Keeping Trade Secrets Secret

Companies often make crucial mistakes when trying to protect trade secrets, sometimes relying on policies that actually lead to more information being divulged.

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Companies are incurring enormous losses from the misappropriation of their trade secrets. In a 2002 survey of more than 130 firms, 40% reported actual or suspected losses of trade secrets, and the data suggest the actual figure might be significantly higher. The study, published by the American Society for Industrial Security, also estimated that the companies represented by the survey participants —the Fortune 1000 corporations and 600 additional small and medium-sized companies — were likely to have experienced trade-secret and other intellectual-property losses of more than $50 billion during the time period of the study, from July 1, 2000, to June 30, 2001.

To investigate how organizations can protect themselves against such losses, I conducted an in-depth study of two U.S. high-tech companies: a relatively small (about 125 employees) fast-growing startup and a large (more than 70,000 employees) diversified global corporation. The two organizations were very different not only in size but also in structure and culture. Despite their differences, the companies shared a number of challenges and problems in dealing with the protection of their trade secrets. Specifically, although some of the policies enacted at the two firms were effective, others made no difference and some were actually counterproductive. After a broad review of other research studies in the field, I believe that my findings are representative of the types of mistakes firms commonly make when trying to protect their trade secrets.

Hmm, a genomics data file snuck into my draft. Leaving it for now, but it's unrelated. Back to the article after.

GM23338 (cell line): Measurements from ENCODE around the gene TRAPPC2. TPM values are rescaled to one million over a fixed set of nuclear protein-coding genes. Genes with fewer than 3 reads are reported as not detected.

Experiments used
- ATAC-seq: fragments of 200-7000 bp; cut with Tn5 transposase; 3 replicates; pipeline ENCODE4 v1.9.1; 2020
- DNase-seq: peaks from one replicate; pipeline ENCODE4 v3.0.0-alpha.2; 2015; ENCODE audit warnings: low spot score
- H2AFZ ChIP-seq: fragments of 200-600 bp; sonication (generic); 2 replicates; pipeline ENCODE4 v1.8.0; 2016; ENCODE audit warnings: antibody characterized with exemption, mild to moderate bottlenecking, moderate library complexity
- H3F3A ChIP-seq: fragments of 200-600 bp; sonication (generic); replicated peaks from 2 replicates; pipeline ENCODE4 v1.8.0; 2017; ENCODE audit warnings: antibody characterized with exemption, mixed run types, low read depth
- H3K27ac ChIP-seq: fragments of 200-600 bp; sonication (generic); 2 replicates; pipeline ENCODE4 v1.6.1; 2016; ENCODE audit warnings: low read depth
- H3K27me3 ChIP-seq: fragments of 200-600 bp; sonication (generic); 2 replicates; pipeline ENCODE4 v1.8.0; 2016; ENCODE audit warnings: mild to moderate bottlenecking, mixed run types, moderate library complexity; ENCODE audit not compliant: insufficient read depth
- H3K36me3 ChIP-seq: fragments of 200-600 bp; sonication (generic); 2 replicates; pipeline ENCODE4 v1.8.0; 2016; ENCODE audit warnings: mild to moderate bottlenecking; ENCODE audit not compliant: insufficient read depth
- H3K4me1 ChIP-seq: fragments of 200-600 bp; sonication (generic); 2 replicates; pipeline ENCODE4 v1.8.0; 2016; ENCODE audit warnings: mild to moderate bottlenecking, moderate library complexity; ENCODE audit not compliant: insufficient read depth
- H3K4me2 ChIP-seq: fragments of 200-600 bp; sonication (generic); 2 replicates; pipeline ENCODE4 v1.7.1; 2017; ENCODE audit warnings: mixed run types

What Are Trade Secrets?

Many people have only a vague idea of what exactly constitutes a trade secret. By definition, trade secrets are one type of intellectual property (the other types are patents, trademarks and copyrights). For information to be considered a trade secret, it must meet certain legal standards. In the United States, the criteria are threefold: (1) the trade secret must contain information, such as a formula, pattern, method, technique or process, (2) the information must be valuable to the organization that owns it and that value must be derived, in whole or in part, from the exclusive possession of the information, and (3) the organization must make reasonable efforts to protect that information. Some of the most famous examples include the formula for Coca-Cola Classic and the recipe of 11 herbs and spices for Kentucky Fried Chicken. But trade secrets also can include seemingly mundane information, such as a company’s marketing strategy or its customer list.


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